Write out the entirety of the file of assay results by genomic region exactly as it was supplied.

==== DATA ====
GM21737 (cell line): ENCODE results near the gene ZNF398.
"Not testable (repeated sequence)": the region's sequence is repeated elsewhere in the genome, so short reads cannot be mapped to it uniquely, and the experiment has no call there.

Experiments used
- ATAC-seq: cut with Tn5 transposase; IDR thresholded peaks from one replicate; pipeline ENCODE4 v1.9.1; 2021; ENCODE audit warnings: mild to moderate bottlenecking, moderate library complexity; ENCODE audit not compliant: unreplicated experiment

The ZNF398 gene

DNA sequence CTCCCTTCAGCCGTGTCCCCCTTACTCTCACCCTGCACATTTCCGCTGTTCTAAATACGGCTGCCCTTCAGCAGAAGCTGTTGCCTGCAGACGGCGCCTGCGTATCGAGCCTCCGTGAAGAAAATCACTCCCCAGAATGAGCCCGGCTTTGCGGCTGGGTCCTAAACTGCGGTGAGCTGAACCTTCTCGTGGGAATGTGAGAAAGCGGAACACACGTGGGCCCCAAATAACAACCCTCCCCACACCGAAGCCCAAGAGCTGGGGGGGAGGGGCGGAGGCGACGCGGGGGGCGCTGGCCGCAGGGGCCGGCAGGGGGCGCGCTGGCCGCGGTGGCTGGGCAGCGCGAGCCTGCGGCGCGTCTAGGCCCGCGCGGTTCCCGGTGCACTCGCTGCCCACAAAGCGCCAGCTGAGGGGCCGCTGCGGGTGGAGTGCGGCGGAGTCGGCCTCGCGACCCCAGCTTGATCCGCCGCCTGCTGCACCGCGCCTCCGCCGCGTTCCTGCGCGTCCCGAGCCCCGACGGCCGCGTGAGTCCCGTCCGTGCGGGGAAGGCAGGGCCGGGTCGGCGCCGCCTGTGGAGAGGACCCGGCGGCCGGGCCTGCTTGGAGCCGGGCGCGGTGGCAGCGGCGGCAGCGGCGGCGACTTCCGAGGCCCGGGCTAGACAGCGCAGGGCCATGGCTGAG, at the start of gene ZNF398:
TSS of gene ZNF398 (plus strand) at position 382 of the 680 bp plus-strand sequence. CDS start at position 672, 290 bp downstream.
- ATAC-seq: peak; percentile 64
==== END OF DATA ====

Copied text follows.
GM21737 (cell line): ENCODE results near the gene ZNF398.
"Not testable (repeated sequence)": the region's sequence is repeated elsewhere in the genome, so short reads cannot be mapped to it uniquely, and the experiment has no call there.

Experiments used
- ATAC-seq: cut with Tn5 transposase; IDR thresholded peaks from one replicate; pipeline ENCODE4 v1.9.1; 2021; ENCODE audit warnings: mild to moderate bottlenecking, moderate library complexity; ENCODE audit not compliant: unreplicated experiment

The ZNF398 gene

DNA sequence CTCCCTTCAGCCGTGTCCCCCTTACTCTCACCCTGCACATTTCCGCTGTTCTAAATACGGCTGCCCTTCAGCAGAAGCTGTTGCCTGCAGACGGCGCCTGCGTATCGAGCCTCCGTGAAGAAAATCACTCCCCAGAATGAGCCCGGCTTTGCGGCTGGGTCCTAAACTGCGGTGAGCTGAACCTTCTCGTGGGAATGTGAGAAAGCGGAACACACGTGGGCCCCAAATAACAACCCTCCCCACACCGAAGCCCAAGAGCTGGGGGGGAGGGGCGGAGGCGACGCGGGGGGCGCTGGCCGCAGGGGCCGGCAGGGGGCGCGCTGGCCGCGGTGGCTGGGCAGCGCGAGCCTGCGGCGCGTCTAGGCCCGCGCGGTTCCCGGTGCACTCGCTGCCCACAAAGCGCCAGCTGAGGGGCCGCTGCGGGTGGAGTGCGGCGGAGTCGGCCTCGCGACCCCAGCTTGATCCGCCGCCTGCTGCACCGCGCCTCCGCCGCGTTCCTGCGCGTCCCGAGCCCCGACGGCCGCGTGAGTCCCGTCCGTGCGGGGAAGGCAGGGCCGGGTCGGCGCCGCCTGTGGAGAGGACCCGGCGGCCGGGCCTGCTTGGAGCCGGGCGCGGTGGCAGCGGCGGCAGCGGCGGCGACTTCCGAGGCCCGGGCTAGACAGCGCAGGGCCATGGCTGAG, at the start of gene ZNF398:
TSS of gene ZNF398 (plus strand) at position 382 of the 680 bp plus-strand sequence. CDS start at position 672, 290 bp downstream.
- ATAC-seq: peak; percentile 64